Today my friend, Dennis posted an article on his site The Beta News about how movie studio fat cats see twitter as detrimental to the movie industry. They are concerned that people are instantly coming out of a screening and tweeting their, often negative, opinions on the movie and this is acting as a catalyst for bad publicity. Where before you’d have to pick up a newspaper or a copy of Empire to read about the latest movies, now you have short, sharp opinions hand delivered to you in your Twitter feed. What used to happen in days or weeks is now happening in minutes. But is this actually bad for the movie industry? I don’t think so.
Here’s the quote that Dennis used in his article. It’s from former chief of Sony Pictures, Peter Gruber (Maybe he’s pissed about John McClane killing his two brothers):
“You look around the theatre and can see the glow, not on people’s faces from watching the movie, but on their chins – from the BlackBerrys and iPhones. They are immediately telling their friends whether it’s worth their time. And the answer to that, more often than not, seems to be no.”
First, let’s look at the difference between this insta-publicity and run of the mill movie reviews. When I read a movie review in a newspaper or magazine I actively try to take it with a small pinch of salt. Movies, as with any art form, are subjective. A movie I may absolutely love, may get a total pasting by a professional critic, or vice versa. I don’t take this same pinch of salt with opinions on Twitter. The people I follow are my friends. We share interests. Many of them, I know for a fact, have a near identical taste in movies to me so when they say a movie sucks or a movie is outstanding, I believe them. I didn’t see X-Men Origins: Wolverine at the cinema, in part because my Twitter friends had given it such a monumental kicking. Of course this pattern isn’t always true (I liked Transformers 2 where many of my Tweeps hated it) but it does tend to bear more fruit than heeding the opinions of press critics.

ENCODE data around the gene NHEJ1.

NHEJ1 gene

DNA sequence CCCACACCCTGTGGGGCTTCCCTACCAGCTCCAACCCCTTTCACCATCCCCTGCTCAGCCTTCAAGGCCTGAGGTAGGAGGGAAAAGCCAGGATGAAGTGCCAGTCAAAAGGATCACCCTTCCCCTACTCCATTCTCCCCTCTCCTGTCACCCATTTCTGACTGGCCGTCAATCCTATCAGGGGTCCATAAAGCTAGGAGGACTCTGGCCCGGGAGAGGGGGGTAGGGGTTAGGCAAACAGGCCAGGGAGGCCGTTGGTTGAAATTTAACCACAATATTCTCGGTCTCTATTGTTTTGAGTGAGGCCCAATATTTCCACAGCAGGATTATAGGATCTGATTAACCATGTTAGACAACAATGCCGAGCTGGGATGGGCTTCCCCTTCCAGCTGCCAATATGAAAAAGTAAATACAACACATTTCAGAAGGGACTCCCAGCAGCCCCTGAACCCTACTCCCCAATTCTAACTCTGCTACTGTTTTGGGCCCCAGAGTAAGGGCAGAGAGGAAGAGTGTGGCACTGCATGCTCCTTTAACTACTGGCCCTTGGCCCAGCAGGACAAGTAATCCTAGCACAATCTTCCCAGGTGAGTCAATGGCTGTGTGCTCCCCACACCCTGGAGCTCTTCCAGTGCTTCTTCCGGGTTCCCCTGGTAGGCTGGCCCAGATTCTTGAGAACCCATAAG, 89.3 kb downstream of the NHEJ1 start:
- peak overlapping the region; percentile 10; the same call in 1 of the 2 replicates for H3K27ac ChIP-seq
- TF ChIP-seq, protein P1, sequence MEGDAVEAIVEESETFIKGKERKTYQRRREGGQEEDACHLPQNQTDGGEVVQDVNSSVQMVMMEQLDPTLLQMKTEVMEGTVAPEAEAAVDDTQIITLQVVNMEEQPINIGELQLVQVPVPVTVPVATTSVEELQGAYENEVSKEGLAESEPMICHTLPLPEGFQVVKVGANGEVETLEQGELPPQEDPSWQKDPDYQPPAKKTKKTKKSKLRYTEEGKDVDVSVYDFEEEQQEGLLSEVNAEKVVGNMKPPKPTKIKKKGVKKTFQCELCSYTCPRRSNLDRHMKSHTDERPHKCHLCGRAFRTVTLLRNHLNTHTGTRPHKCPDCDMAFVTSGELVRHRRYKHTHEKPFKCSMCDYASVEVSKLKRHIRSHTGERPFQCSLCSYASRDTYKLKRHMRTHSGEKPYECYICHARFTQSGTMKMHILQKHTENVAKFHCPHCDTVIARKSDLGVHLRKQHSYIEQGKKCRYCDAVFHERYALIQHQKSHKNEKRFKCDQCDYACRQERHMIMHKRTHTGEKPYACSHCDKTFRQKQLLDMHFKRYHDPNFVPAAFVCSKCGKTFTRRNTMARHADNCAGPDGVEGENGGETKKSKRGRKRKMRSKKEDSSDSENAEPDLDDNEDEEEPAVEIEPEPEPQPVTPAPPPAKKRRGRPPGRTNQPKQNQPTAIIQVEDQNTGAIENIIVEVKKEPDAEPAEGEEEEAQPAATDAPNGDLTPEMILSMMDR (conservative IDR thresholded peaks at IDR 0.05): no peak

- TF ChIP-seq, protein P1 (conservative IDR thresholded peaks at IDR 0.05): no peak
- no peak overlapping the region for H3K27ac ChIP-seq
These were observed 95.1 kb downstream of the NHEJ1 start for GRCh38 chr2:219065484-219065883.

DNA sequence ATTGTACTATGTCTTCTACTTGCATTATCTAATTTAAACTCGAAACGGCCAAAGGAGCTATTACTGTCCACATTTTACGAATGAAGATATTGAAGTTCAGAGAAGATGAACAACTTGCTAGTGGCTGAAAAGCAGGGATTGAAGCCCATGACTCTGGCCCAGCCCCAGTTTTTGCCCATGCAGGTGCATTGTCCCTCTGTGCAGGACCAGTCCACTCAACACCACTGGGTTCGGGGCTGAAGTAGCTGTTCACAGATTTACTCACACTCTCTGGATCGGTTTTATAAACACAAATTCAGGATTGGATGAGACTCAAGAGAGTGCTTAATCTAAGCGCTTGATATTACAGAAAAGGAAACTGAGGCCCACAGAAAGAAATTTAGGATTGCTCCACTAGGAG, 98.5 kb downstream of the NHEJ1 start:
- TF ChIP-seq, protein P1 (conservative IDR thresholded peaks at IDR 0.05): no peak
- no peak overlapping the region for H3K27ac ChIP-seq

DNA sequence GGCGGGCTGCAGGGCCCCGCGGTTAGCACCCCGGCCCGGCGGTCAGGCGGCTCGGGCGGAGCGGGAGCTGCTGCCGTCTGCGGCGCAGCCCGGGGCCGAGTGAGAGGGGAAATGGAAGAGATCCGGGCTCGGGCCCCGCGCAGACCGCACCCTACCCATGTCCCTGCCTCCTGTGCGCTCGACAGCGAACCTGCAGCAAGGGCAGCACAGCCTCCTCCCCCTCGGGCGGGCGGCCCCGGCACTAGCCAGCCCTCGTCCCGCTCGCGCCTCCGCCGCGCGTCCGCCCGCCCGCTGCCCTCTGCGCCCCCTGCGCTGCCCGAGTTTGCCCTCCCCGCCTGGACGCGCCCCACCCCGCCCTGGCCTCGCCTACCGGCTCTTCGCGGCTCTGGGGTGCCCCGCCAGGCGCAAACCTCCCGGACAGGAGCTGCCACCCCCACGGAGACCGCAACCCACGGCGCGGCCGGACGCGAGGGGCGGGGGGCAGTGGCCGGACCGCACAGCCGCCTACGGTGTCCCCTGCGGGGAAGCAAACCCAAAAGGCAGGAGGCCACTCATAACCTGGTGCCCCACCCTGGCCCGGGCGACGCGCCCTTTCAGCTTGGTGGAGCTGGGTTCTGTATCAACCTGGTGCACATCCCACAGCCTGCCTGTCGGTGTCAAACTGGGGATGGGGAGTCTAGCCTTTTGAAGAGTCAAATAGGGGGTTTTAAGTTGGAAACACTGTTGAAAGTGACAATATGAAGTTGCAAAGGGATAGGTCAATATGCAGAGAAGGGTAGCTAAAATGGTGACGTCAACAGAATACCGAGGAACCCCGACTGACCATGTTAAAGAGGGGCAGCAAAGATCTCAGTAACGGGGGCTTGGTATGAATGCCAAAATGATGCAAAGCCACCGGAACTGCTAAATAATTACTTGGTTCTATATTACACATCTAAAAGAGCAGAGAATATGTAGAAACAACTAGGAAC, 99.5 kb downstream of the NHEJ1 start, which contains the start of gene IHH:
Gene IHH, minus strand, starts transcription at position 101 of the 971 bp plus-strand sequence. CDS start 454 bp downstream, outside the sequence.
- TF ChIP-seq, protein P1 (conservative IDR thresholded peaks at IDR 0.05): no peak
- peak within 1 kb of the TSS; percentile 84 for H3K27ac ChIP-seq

So if this holds true for the rest of the twitterverse then you can kind of see why these Hollywood hot-shots are starting to sweat. In this time of economic gloom the last thing they need is another reason for people not to go and see their latest release.
But I think this is the wrong view, a sort of glass-half-empty kind of view. I actually think that this could be a very good thing for modern cinema. Studios have been given an unfathomable resource from which to draw constructive criticism. They can see, in real terms, what the general public think of their movies, without waffle and without pretense. If that isn’t something that can guide studios toward making better movies I don’t know what is! Let’s not forget that good things get posted too, Mr. Gruber. Look at the trending topic #district9 for example. Christ, Twitter loves that movie! Let us not also overlook that in the period approaching the release date, assuming you’ve marketed the thing right, Twitter will be awash with eager anticipation (see Avatar).
If anyone should be sweating, and brushing up their CVs it should be the media critics. Twitter is having enough of an impact to get Hollywood execs fidgeting in their chairs which is more than can be said for even the most highly thought of film critics, these days. I mean, who are you going to trust more; your circle of friends or some pretentious sandal wearing hippy with a masters in journalism and a penchant for foreign period dramas that anyone except for James William Bottomtooth would find insufferable?
Come on, Hollywood. Embrace this gift that has been given to you, don’t be frightened of it. Let it be your muse, your taskmaster, your key to getting butts in seats and dollars in your pockets.